WHAT IS THE ADAPTIVE SIGNIFICANCE OF DEPRESSION? I briefly sketched the basics of the authors’ “analytical rumination hypothesis” (ARH), but I want to describe it in a bit more detail.  The authors claim that there are two causes precipitating depression: “avoidable stressors” (the authors don’t describe what these are, but I presume they’re something like interpersonal conflicts at work), and “complex social problems” (the authors use as an example the infidelity of a mate, which puts you in the dilemma of whether to abandon that mate or stick with him/her and raise the kids).  In either case, depression is an adaptive response because solving these problems require complicated and difficult analytical thinking. By putting yourself into isolation and forcing your brain into rumination, depression supposedly helps you attack the precipitating problem.  The anhedonia, lethargy, and lack of sociality further make you concentrate on your problem and avoid distraction.  Even the lack of appetite, say the authors, keeps your mind working instead of your mouth chewing! The supposedly high levels of serotonin keep that analytical brain grinding away.  In the end, the “shutdown” of depression helps you solve your problem — or at least address it more effectively than those who don’t go through depression.  In that way, your reproductive output is higher than that of nondepressives.

Note that the hypothesis does not say that everyone should be depressed.  What it says is that if you’re faced with a very difficult life situation it is adaptive to become “depressed,” and that those who have that ability will, over time, leave more offspring than those who don’t.  The genes that promote the “depression module” will then become more common in our species. The authors don’t address the question of whether such genes are fixed in the human species: that is, whether all of us have the ability to become depressed if we face life situations whose resolution requires depression.


*Note that the conventional wisdom about depression is that it results from too little serotonin. That’s why the treatment of choice for depression is an SSRI (selective serotonin reuptake inhibitor, such as Prozac), a drug that prevents free serotonin from being absorbed and re-used by neurons, allowing the neurotransmitter to linger in the brain.

Andrews, P. W. and J. A. Thomson, Jr. 2009.  The bright side of being blue: Depression as an adaptation for analyzing complex problems.  Psychological Review 116(3), 620-654.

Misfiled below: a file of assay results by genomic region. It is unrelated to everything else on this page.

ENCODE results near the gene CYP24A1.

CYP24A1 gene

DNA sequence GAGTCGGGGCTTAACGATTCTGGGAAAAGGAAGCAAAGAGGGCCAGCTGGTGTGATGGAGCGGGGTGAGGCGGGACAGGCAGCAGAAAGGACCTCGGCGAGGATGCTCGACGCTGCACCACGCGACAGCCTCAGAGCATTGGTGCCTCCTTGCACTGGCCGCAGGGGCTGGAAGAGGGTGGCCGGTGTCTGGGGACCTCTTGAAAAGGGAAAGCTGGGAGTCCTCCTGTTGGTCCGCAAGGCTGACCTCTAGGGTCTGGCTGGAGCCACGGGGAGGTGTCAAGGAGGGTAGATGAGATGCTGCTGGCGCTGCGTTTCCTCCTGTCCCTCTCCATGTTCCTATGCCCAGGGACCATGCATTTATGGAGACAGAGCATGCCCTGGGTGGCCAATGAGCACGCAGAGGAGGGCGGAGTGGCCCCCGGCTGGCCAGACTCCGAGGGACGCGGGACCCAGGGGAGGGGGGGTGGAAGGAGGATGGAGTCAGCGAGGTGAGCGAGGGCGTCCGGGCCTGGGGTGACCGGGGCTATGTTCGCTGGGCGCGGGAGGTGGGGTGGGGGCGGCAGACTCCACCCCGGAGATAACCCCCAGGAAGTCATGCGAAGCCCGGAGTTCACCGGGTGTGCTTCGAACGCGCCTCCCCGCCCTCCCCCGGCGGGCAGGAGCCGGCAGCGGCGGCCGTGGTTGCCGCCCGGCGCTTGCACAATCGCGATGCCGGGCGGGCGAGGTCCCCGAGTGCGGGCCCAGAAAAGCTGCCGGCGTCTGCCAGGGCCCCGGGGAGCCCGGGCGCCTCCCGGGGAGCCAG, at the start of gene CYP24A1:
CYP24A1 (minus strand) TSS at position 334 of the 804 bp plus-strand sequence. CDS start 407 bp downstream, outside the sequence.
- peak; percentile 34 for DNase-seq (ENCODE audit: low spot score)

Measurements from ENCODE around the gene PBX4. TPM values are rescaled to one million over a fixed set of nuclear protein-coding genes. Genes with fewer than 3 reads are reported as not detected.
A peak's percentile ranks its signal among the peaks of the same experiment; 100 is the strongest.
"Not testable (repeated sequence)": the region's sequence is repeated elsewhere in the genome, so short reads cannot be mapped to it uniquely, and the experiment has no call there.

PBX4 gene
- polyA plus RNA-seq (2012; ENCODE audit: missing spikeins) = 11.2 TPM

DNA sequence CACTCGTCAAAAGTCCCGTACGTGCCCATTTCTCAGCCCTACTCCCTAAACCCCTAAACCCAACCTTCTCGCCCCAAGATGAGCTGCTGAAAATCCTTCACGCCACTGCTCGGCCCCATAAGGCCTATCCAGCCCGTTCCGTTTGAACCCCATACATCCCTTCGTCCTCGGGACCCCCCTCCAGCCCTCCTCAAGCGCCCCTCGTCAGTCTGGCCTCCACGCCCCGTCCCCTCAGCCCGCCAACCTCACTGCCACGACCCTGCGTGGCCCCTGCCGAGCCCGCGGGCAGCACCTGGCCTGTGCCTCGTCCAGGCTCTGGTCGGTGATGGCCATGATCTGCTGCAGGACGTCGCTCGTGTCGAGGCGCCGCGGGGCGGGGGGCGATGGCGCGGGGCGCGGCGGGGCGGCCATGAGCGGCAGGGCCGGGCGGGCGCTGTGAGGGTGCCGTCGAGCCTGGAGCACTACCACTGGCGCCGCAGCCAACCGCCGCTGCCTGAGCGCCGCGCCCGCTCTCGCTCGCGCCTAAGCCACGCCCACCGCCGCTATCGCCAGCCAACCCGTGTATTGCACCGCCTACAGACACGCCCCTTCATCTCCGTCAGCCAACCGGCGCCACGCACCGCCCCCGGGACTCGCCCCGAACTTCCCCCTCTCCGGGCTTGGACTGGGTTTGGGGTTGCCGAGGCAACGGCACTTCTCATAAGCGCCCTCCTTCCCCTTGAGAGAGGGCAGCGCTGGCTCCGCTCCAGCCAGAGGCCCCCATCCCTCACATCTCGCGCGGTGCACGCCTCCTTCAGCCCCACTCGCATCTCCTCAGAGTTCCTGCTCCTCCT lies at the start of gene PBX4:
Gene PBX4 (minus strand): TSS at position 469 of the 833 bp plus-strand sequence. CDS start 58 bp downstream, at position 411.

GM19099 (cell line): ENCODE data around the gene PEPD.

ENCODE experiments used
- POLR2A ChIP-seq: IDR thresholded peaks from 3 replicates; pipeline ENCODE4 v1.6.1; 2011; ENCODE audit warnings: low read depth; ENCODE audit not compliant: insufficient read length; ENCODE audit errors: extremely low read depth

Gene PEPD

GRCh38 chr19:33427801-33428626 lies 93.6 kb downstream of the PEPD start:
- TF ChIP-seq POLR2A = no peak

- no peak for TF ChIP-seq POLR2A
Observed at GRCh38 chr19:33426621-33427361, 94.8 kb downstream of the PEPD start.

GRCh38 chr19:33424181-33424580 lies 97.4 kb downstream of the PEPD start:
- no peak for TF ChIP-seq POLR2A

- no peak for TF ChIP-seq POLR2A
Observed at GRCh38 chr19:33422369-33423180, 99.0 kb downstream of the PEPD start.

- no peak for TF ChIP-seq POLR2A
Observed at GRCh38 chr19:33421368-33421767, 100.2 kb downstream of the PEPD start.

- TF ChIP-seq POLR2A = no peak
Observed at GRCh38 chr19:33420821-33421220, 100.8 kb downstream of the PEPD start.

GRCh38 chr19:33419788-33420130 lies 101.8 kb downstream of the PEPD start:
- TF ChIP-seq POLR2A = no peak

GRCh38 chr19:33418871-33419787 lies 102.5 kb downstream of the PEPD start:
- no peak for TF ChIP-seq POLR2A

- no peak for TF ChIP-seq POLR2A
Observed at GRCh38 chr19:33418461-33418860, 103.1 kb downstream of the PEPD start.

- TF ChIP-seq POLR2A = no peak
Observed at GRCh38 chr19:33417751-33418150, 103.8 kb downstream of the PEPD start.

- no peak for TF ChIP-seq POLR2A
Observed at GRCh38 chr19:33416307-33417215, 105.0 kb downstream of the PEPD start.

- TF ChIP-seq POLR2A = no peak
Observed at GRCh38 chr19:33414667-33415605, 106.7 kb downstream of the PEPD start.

Andrews, P. W. and J. A. Thomson, Jr. 2009.  Depression’s evolutionary roots. Scientific American, Aug. 25.

38 thoughts on “Is depression an evolutionary adaptation? Part 1.

  1. After reading what you said these authors hypothesize, all I can say is “What are they thinking?”

    I wont go into my (negative)take on (evo- or otherwise) psychology and psychiatry, but I do not see how they can be serious about their claims.

    How do articles like this get through the peer review process? From what I have seen (which is not extensive), the peer review process can be relentless in NOT letting people get away with unsubstantiated claims. How did these studies get through?

    1. newenglandbob I think studies like this that get through the peer review process shows psychology and psychiatry still haven’t completely crossed the bar into science.

      1. The peer review process has nothing to do with the definition of science. Could the peer review process be better? Certainly, but that doesn’t make these studies unscientific.

  2. My impression from reading Ben Goldacre is that the Serotonin Hypothesis is more and more looking to be ever so much bullshit.

    But that is not to say the SSRIs don’t work – it’s just that we have no friggin’ clue how they work. I seem to recall the eminent Derek Lowe mentioning that reuptake enhancers may have a similar positive benefit on depression sufferers.

    Anecdote time: I can obviously only speak for myself, but I needed the drugs (and still do). I have had therapy, too, and it has done me a world of good, but I truly did not have the mental excess to concentrate on my thoughts and feelings and engage in introspection until I was fully medicated. And my depression was never as bad as some of the worst cases from what I can gather from the descriptions by the victims.

    1. I think that the serotonin hypothesis of depression is just too simplistic. It may be just 1 of the reasons people suffer from depression.

      In my research which is summarised in my latest book I’ve found that there are over 20 different physical causes for depression including hormonal imbalances, nutrient deficiencies, adverse reactions to food and toxic overload.

  3. Apologies for this shameful self-promotion, but may I submit this post I wrote a couple of days ago on the same study? I only read the SciAm article. Reading the full 34 pages seems like a true waste of time. To me, the really funny theme in the story is that the authors suggest that ruminating over your social problems was more adaptive than actually eating and having sex. Last I heard sex and food were among the very things that are thought to increase fitness.